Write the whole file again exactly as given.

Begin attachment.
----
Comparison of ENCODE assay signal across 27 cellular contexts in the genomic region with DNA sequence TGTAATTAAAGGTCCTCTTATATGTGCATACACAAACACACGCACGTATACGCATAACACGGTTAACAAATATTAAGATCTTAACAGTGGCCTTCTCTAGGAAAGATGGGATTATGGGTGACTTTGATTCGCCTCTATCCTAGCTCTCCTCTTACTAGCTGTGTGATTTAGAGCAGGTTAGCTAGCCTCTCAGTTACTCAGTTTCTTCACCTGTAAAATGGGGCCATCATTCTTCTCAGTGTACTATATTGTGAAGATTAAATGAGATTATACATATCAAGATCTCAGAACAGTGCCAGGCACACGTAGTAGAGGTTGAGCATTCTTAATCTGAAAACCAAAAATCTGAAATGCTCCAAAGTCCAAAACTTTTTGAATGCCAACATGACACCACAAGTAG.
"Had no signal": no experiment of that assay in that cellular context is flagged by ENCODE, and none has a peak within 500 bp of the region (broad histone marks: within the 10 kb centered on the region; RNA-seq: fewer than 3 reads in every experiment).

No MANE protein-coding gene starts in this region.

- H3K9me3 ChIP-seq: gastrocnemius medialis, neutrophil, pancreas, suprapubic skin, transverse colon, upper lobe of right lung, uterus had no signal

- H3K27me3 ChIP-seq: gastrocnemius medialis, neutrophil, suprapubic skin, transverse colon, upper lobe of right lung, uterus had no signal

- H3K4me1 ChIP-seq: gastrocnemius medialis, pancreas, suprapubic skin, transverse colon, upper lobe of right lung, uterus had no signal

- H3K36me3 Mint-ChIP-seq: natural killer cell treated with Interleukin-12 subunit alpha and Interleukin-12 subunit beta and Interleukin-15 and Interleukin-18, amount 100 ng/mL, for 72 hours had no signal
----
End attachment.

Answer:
Comparison of ENCODE assay signal across 27 cellular contexts in the genomic region with DNA sequence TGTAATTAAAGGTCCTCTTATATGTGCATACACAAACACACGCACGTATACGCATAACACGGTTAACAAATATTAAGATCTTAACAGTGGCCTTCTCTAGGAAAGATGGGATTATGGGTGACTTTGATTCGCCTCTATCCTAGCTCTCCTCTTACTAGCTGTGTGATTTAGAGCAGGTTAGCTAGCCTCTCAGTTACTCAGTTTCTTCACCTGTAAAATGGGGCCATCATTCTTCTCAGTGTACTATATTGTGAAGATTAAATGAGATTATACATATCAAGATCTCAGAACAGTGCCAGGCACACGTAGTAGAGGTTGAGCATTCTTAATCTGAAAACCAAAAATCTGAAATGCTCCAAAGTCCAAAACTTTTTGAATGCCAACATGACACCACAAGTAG.
"Had no signal": no experiment of that assay in that cellular context is flagged by ENCODE, and none has a peak within 500 bp of the region (broad histone marks: within the 10 kb centered on the region; RNA-seq: fewer than 3 reads in every experiment).

No MANE protein-coding gene starts in this region.

- H3K9me3 ChIP-seq: gastrocnemius medialis, neutrophil, pancreas, suprapubic skin, transverse colon, upper lobe of right lung, uterus had no signal

- H3K27me3 ChIP-seq: gastrocnemius medialis, neutrophil, suprapubic skin, transverse colon, upper lobe of right lung, uterus had no signal

- H3K4me1 ChIP-seq: gastrocnemius medialis, pancreas, suprapubic skin, transverse colon, upper lobe of right lung, uterus had no signal

- H3K36me3 Mint-ChIP-seq: natural killer cell treated with Interleukin-12 subunit alpha and Interleukin-12 subunit beta and Interleukin-15 and Interleukin-18, amount 100 ng/mL, for 72 hours had no signal